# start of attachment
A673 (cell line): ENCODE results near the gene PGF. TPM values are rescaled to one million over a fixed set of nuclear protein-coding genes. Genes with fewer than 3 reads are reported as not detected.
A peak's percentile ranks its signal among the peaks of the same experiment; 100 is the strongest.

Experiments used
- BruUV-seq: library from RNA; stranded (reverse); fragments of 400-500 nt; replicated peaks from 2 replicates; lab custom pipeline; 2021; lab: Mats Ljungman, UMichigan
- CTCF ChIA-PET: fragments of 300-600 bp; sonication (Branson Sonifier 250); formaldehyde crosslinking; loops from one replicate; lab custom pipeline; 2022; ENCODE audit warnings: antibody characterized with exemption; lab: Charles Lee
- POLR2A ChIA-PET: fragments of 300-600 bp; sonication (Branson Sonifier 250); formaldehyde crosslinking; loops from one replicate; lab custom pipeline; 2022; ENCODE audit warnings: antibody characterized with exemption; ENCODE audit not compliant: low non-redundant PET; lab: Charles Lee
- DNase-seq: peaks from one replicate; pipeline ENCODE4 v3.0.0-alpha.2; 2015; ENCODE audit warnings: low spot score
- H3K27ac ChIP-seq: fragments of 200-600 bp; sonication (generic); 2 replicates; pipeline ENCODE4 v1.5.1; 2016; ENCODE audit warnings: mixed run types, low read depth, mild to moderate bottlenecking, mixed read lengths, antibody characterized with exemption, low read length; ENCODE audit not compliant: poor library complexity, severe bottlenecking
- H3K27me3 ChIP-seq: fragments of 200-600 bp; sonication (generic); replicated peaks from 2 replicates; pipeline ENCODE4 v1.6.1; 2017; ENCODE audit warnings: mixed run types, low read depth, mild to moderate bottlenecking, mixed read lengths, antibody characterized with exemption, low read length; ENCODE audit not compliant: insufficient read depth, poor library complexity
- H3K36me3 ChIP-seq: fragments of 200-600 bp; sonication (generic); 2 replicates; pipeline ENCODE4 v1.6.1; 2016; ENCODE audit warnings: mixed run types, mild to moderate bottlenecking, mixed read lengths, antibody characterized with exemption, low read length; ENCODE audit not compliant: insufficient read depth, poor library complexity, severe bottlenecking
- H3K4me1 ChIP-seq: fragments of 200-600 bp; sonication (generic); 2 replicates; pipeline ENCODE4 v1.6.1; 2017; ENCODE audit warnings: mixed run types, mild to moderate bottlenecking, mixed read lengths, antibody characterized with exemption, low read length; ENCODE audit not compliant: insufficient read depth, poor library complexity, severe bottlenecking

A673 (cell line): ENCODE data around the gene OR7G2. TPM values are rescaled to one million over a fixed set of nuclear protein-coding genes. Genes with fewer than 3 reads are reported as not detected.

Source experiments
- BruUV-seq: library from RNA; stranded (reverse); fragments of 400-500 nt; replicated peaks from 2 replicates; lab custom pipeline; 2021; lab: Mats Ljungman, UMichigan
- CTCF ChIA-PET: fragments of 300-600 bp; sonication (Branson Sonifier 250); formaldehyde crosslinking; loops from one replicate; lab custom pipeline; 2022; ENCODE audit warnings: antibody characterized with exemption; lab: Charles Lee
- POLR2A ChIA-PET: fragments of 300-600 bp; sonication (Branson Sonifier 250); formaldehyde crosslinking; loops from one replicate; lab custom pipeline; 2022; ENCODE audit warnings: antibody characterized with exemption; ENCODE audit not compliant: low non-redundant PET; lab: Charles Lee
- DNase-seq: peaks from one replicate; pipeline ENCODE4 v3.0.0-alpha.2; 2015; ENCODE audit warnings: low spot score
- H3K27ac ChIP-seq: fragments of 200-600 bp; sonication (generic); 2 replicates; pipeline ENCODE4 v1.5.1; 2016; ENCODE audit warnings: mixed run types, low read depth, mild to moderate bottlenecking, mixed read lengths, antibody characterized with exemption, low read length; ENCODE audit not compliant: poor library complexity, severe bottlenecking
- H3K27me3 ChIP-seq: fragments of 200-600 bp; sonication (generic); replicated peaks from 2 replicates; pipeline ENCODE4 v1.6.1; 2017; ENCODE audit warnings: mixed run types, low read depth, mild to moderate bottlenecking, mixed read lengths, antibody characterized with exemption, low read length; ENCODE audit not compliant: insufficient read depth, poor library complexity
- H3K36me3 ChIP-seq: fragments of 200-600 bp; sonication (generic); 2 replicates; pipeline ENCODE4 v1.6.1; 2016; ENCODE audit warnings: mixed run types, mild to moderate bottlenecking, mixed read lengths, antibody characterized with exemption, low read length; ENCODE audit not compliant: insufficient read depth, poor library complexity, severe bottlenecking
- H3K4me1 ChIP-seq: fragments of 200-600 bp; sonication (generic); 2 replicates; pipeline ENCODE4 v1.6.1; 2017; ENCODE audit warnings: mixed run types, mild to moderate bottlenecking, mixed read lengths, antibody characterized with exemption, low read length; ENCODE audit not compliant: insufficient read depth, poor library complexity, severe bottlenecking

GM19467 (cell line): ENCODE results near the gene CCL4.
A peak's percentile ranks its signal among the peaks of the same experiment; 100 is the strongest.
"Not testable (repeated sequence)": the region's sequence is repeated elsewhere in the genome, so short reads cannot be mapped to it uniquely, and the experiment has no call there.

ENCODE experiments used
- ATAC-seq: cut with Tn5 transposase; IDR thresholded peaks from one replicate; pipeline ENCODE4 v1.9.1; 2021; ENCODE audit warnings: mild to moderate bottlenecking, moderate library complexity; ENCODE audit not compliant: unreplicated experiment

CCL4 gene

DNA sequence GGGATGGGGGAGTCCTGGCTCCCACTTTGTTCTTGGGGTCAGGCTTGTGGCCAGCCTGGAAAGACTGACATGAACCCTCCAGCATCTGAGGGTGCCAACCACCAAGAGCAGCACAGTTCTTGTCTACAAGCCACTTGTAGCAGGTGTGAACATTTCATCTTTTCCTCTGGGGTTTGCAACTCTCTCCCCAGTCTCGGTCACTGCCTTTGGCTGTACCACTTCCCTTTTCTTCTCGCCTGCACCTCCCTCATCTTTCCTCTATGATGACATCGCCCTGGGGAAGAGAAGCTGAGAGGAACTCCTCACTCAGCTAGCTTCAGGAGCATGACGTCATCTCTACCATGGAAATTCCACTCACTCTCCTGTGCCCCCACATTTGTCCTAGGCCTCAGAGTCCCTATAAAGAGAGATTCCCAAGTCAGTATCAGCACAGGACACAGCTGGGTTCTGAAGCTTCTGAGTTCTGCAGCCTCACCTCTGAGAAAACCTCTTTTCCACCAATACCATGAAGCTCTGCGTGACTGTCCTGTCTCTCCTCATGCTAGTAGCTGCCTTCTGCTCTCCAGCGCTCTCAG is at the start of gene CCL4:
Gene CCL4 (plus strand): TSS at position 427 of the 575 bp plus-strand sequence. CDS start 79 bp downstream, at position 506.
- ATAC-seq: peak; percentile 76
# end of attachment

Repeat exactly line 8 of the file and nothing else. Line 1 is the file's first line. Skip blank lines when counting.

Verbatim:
- H3K27ac ChIP-seq: fragments of 200-600 bp; sonication (generic); 2 replicates; pipeline ENCODE4 v1.5.1; 2016; ENCODE audit warnings: mixed run types, low read depth, mild to moderate bottlenecking, mixed read lengths, antibody characterized with exemption, low read length; ENCODE audit not compliant: poor library complexity, severe bottlenecking